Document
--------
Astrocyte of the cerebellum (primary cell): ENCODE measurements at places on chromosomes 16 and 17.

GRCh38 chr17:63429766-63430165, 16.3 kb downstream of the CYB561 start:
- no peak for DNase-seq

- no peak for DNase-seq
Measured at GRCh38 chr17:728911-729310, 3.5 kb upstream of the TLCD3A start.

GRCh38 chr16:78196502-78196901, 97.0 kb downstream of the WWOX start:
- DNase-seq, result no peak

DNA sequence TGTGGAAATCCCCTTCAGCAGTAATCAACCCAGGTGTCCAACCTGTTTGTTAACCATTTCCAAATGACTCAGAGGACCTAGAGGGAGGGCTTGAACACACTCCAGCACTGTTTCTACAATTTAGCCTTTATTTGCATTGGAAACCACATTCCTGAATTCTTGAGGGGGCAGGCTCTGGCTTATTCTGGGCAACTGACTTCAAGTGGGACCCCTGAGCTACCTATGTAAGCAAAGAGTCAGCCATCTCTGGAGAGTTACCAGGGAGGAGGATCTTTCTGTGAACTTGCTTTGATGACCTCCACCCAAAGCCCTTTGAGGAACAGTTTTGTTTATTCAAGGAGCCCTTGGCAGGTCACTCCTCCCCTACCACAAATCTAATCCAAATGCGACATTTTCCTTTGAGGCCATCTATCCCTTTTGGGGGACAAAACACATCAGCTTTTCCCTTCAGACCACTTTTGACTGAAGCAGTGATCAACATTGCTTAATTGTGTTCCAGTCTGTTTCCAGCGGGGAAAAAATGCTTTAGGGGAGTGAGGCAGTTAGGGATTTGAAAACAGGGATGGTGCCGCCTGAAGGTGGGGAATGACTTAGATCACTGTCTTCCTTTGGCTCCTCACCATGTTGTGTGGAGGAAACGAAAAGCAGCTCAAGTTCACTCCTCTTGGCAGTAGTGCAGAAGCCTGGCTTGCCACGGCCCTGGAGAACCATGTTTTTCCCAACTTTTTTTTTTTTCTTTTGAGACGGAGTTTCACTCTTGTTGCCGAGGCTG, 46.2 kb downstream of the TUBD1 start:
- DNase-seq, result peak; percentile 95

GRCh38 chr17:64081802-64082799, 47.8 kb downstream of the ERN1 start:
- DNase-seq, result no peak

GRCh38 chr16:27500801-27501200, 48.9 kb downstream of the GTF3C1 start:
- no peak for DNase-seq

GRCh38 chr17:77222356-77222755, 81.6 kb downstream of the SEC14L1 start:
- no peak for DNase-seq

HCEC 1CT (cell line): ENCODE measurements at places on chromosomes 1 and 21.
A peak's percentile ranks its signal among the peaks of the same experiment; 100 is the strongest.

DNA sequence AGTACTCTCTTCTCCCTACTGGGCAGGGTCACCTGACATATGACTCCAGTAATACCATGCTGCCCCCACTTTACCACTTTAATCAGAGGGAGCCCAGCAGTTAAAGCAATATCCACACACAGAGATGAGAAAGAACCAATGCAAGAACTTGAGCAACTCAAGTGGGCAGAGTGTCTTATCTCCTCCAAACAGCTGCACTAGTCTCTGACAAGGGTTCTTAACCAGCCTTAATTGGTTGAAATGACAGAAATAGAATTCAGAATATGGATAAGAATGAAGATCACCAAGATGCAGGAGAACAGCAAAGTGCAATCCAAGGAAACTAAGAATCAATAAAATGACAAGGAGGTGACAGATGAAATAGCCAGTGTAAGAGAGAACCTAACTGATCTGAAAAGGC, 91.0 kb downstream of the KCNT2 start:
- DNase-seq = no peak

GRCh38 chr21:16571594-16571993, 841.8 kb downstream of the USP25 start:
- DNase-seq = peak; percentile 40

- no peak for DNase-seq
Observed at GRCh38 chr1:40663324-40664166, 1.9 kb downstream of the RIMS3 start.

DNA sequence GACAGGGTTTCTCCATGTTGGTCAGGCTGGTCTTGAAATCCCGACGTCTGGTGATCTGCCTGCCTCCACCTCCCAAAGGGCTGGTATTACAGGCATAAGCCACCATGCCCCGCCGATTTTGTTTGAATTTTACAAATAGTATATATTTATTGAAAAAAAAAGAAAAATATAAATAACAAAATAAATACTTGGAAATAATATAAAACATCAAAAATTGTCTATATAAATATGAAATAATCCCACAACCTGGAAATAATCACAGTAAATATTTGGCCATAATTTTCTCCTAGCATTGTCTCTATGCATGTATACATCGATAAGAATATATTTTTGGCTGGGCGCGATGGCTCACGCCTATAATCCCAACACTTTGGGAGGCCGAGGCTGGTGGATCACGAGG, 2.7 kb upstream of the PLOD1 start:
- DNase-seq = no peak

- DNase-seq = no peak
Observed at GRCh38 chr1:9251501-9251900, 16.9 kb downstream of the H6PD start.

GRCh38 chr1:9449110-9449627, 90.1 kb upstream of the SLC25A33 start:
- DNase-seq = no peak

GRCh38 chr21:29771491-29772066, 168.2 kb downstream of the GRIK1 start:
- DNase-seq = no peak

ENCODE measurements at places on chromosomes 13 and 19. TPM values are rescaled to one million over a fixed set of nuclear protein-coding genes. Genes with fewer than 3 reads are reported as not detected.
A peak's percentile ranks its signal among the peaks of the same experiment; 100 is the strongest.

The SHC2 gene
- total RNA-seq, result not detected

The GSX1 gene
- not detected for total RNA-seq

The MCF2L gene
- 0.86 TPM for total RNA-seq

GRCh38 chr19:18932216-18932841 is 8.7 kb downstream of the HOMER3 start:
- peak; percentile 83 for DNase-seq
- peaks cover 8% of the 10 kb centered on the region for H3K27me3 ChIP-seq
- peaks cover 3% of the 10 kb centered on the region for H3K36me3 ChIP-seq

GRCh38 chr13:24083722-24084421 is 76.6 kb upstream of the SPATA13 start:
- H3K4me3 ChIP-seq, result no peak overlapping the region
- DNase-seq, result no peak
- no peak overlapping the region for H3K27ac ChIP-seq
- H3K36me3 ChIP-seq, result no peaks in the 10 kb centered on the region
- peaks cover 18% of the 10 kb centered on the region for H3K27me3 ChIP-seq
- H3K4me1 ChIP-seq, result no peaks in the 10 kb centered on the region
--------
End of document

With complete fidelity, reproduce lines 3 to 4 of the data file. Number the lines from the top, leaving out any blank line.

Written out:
- no peak for DNase-seq

- no peak for DNase-seq